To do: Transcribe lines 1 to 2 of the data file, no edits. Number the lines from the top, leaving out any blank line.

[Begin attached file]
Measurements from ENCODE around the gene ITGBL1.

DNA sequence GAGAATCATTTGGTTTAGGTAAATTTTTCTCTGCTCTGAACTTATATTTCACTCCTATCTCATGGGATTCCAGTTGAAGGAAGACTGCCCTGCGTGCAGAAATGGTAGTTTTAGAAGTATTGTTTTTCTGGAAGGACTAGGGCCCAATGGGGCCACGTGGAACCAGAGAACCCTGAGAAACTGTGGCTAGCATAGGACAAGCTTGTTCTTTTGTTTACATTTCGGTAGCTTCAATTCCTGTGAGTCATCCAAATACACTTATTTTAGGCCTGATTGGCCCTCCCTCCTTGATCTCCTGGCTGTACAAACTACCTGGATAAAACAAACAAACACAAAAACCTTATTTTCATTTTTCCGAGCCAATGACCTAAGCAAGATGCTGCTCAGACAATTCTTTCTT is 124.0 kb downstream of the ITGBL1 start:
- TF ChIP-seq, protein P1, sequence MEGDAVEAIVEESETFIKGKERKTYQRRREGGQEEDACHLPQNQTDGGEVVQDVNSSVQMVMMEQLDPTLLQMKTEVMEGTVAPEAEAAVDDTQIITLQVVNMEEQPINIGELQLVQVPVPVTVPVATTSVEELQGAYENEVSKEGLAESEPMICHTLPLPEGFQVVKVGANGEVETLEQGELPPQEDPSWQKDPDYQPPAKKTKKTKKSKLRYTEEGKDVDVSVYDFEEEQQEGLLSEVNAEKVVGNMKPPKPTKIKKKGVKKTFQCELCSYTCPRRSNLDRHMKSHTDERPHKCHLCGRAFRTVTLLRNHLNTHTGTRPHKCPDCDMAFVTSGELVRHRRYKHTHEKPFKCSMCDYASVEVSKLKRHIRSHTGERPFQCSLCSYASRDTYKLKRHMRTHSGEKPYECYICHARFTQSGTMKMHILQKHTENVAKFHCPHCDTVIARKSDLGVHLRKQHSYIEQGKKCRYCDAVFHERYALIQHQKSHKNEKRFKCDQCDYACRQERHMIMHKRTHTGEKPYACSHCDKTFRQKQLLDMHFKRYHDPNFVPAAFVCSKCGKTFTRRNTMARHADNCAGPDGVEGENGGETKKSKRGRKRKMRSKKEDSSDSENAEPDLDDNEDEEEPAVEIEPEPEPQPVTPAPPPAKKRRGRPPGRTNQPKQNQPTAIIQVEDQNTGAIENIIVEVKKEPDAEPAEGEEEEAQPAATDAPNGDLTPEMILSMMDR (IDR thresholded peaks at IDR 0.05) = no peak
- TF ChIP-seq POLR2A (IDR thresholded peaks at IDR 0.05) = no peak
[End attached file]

Measurements from ENCODE around the gene ITGBL1.

DNA sequence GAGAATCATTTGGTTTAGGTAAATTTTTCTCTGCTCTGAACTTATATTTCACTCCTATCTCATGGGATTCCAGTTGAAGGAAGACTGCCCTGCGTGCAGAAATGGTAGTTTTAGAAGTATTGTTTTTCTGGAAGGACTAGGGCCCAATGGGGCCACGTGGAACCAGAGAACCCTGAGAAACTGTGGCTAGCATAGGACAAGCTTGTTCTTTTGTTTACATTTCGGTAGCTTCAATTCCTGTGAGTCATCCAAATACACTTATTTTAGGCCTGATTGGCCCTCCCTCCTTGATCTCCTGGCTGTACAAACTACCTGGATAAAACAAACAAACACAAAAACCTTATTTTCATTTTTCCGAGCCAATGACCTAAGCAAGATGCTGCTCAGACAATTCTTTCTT is 124.0 kb downstream of the ITGBL1 start: